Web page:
These are the current pattern sharing conditions. Many of them have not been varied and further experimentation may produce better results.
All of these can be changed by modifying Binding.cpp.
These settings were chosen because they are general and apply to all circuits, but a given circuit may show a further reduction in area with different settings.
The sections below explain some of these settings and how they can be modified. In particular, it may be worthwhile to investigate different bit-width thresholds (points 5 and 6) and sharing instructions even if their live intervals do not overlap (only if they are in different states).
While in Stratix IV sharing is beneficial for adders (and subtractors), Cyclone II single operator data showed that sharing adders may not improve area. This can be modified using the following two macros at the top of Binding.cpp:
#define SHARE_ADD 1 // nonzero shares, 0 disables sharing #define SHARE_SUB 1
The MinimizeBitwidth pass calculates minimum bit widths for each instruction. Two instructions are shared if the absolute value of the difference of their bit widths is less than a threshold defined using the BIT_DIFF_THRESHOLD macro at the top of Binding.cpp:
#define BIT_DIFF_THRESHOLD 10
Similarly this threshold can be set for predecessor bit widths and the minimum required width to share.
Currently, instructions with constant operands are not being shared. This can be disabled by removing the following lines from the function checkValidityForSharing() :
ConstantInt * ci = dyn_cast<ConstantInt>(I->getOperand(0)); if(ci) return false; ci = dyn_cast<ConstantInt>(I->getOperand(1)); if(ci) return false;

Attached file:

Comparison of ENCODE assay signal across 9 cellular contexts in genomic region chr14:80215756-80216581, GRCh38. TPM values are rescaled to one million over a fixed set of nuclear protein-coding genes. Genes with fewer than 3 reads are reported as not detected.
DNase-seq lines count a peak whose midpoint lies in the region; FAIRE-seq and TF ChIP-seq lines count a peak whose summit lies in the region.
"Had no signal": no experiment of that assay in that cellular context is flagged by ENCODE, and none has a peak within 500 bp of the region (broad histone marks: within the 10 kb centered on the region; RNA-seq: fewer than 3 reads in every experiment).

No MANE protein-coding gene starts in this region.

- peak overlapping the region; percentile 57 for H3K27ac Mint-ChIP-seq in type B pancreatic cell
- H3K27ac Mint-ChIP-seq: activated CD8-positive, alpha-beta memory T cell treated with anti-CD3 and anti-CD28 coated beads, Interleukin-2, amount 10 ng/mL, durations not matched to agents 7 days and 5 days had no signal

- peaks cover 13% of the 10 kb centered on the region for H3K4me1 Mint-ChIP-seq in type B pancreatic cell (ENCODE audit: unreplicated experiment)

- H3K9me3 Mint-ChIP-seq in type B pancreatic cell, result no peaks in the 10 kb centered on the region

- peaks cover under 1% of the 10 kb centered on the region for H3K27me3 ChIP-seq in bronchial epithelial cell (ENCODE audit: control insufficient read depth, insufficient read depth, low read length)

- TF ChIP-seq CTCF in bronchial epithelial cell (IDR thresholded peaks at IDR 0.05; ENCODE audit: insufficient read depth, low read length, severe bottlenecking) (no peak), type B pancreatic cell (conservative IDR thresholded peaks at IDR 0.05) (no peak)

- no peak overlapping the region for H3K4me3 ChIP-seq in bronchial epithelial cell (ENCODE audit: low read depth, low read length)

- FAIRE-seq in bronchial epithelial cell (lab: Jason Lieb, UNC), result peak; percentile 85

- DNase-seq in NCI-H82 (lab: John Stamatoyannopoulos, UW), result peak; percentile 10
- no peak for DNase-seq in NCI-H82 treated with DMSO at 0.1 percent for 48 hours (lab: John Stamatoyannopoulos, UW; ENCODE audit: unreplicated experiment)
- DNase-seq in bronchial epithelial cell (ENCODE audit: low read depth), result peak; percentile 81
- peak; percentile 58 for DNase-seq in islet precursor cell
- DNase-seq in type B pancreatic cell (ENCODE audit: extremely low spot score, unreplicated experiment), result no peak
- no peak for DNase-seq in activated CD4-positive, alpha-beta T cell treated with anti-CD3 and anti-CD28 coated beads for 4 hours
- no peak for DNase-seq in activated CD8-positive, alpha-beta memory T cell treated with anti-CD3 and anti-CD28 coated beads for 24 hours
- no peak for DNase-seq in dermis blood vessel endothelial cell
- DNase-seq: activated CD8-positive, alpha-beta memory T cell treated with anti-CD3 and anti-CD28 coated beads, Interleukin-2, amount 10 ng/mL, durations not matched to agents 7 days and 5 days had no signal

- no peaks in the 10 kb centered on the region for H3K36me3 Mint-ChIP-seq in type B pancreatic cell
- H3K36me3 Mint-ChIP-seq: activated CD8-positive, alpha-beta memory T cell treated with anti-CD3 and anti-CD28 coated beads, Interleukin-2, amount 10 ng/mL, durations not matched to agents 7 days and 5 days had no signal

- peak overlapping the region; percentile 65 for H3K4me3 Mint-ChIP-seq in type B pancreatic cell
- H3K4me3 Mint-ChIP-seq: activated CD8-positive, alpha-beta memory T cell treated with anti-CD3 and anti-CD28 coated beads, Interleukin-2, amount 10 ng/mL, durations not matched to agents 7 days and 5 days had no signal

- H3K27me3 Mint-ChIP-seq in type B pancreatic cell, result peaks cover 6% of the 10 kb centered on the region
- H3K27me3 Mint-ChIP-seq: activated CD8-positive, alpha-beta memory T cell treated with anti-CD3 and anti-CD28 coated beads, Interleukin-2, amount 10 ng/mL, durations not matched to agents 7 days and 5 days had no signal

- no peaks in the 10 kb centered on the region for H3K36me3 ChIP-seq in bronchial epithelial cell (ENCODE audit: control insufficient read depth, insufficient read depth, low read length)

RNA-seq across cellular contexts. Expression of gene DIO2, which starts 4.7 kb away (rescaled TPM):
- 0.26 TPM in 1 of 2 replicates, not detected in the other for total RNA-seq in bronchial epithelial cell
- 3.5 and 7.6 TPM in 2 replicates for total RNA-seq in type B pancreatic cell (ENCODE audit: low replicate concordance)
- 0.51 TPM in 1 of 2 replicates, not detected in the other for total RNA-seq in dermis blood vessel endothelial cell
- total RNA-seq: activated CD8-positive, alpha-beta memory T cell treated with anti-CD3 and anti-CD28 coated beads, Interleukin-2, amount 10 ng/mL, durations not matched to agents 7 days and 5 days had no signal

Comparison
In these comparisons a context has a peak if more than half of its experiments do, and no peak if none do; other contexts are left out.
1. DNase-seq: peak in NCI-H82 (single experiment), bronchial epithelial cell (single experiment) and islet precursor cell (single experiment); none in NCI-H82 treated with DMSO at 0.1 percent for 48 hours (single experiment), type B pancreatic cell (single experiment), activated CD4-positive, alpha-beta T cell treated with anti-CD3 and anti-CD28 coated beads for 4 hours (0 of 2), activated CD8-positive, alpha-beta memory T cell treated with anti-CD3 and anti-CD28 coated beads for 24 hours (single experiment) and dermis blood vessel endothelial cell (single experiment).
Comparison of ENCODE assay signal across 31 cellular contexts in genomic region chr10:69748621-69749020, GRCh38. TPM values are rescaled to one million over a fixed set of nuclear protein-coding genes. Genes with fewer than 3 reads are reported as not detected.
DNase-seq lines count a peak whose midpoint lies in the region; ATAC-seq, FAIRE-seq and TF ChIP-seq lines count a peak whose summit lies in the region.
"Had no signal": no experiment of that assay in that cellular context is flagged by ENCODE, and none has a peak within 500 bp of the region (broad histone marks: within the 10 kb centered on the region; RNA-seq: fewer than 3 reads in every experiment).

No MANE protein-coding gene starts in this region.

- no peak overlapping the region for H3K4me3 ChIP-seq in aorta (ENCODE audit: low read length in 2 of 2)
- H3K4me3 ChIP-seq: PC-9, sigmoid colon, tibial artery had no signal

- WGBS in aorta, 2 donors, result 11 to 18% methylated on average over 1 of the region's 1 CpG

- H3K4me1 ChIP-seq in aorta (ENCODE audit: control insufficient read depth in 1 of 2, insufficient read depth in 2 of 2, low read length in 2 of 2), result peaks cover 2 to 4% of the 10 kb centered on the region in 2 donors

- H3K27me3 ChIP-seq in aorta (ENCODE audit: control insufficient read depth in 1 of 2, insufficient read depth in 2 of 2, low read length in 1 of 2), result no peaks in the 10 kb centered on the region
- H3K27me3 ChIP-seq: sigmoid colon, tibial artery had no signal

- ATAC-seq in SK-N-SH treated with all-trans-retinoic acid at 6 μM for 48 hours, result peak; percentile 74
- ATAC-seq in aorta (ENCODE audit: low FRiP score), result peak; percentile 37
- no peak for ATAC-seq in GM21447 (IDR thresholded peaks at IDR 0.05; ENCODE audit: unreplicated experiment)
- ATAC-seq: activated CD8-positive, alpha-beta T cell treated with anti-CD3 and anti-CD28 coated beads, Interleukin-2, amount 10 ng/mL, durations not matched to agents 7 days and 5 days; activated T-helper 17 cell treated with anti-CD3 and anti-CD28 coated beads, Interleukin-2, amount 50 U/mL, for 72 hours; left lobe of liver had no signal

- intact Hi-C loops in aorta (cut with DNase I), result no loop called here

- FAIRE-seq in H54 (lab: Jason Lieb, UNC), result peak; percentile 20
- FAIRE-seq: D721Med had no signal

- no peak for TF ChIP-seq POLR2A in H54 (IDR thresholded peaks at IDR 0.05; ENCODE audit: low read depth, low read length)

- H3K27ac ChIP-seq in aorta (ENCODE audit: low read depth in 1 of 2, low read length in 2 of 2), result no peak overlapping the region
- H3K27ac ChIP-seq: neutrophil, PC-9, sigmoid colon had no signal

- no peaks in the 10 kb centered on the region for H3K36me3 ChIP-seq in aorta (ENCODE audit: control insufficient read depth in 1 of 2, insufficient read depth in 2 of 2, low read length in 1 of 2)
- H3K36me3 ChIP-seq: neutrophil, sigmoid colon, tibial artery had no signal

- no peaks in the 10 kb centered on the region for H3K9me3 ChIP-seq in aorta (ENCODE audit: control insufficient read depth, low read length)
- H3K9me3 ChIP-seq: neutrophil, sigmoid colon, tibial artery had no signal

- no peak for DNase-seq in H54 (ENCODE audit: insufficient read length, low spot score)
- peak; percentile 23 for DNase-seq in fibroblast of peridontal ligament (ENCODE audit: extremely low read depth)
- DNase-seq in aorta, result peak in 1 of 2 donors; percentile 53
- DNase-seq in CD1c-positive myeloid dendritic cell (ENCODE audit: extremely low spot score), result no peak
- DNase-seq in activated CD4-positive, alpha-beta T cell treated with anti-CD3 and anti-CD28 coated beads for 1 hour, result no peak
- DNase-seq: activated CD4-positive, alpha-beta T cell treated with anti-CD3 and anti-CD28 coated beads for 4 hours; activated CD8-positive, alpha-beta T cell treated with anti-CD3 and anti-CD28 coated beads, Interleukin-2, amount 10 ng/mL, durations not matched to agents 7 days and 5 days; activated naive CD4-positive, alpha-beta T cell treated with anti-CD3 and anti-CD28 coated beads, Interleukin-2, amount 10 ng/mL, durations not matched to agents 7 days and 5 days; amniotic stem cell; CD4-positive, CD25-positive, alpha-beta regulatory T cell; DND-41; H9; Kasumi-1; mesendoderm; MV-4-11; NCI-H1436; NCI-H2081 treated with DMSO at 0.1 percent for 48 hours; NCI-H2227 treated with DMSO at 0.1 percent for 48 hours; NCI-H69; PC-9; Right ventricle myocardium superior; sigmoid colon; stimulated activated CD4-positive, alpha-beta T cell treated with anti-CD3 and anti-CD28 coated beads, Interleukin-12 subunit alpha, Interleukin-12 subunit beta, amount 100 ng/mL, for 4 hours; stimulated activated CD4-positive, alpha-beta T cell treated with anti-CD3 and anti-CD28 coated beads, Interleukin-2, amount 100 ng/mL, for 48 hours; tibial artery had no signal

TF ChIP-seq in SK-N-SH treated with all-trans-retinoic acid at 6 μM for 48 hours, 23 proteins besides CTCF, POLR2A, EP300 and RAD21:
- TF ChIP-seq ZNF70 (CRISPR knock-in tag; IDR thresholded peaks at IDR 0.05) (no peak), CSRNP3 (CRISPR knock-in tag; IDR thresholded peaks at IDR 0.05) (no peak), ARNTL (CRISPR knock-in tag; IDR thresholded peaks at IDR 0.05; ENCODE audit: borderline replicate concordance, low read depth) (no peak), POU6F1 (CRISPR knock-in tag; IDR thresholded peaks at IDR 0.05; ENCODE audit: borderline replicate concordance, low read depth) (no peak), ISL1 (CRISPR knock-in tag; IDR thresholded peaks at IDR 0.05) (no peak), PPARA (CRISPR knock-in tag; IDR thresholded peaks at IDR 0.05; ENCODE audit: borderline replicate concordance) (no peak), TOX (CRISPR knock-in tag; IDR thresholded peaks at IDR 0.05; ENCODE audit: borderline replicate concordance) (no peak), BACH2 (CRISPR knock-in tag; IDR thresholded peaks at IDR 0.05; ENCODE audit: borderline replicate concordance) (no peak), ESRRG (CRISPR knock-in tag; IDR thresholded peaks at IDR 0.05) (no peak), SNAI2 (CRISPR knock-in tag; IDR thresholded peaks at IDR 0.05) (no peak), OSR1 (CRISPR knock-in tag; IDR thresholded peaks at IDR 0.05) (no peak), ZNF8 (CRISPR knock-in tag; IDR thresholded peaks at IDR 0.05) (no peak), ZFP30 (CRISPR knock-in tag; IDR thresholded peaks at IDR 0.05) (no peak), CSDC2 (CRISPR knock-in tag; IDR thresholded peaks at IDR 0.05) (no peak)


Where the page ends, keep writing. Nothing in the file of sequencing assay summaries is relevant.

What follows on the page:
Certain optimizations can be performed on instructions which are not accounted for in the MinimizeBitwidth pass. For example, a 32-bit adder with only one fanout which feeds into a left-shift by 20 requires less logic than a 32-bit adder with all 32-bit output bits needed. But the bit width is not reduced by a left shift (output is still 32-bits, only the 20 least significant bits are 0) so the pass does not detect this.
Other examples than the shift left include AND, OR and XOR by a constant value.
Another interesting case occurs in blowfish, where there are many XOR instructions which have the following five successors:
With Stratix IV SDC scheduling and 7ns period constraint, the first 4 successors are in the same state as the XOR, while the successor XOR is in a different state. Therefore, the bit width of the predecessor XOR cannot be reduced because at least one of its successors requires all 32 bits. Yet it is observed that sharing these predecessor XORs greatly increases the number of registers in the synthesized circuit, perhaps because Quartus is able to perform optimizations on these instructions which are not being detected by the bitwidth minimization pass.
Such examples occur in other circuits as well and are difficult to detect.
One possible solution (implemented in Binding.cpp and commented out) is to ignore instructions whose successors or predecessors are bitwise operations or left shifts with constant operands, but this is very restrictive and reduces overall sharing.
Currently sharing is performed within functions only, however sharing across functions would increase the solution space for finding graphs and may further reduce overall area.
Currently, a greedy algorithm and cost function are used to pair graphs of operations together (see Binding.cpp). However it is possible to change this problem into the problem of pairing nodes together in a weighted graph to minimize total cost, which is solved optimally using the Jack Edmond's Algorithm.